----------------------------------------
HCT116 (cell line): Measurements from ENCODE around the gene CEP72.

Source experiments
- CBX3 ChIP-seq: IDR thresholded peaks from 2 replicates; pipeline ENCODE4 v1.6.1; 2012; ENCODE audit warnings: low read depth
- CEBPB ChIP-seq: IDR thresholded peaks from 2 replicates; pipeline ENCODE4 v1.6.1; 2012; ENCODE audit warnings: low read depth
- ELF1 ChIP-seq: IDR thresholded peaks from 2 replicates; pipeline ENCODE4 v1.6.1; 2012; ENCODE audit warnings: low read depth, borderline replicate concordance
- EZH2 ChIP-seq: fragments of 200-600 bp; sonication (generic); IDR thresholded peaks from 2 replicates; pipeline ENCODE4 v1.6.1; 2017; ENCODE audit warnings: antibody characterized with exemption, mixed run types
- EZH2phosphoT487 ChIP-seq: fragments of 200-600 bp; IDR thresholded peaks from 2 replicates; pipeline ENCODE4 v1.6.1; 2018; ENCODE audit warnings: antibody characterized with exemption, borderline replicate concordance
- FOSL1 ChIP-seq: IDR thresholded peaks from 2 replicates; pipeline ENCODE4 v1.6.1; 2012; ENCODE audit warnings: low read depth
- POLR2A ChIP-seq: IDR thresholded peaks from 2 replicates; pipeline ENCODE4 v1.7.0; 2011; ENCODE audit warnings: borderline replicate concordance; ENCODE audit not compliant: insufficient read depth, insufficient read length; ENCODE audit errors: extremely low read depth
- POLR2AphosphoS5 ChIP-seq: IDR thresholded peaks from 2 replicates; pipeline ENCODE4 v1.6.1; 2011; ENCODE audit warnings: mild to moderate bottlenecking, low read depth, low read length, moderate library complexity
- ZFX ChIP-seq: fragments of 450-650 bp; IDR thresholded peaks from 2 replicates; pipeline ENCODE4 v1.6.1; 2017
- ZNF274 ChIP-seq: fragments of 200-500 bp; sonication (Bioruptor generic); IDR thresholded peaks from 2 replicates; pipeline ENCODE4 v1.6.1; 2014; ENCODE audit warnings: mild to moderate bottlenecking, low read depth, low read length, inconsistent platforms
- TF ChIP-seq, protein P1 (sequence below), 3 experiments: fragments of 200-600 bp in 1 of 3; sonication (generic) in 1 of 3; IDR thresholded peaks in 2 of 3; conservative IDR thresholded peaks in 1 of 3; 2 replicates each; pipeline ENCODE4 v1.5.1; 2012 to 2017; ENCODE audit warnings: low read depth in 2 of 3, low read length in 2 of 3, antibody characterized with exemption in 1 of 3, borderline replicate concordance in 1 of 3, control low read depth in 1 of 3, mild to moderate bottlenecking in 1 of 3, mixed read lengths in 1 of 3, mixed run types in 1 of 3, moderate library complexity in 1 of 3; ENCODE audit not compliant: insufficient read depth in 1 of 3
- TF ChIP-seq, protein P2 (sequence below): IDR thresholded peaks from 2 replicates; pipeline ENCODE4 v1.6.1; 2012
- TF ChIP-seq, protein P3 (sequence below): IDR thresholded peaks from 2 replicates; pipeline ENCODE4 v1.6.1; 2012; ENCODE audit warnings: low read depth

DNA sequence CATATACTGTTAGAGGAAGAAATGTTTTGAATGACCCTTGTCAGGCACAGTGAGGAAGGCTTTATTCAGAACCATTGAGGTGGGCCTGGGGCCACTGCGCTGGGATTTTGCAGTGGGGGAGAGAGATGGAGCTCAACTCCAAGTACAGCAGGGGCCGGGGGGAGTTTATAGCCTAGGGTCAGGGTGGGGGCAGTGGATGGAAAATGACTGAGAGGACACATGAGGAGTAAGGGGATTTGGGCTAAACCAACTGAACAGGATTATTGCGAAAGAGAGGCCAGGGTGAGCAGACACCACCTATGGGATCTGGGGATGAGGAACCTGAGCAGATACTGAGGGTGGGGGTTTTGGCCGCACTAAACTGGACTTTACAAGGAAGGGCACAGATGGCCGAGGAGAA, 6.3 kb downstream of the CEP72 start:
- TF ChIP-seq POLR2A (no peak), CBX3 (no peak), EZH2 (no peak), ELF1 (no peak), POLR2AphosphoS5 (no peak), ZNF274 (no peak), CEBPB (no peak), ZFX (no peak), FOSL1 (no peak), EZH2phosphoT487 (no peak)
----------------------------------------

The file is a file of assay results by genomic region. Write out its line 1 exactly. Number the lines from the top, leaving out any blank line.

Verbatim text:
HCT116 (cell line): Measurements from ENCODE around the gene CEP72.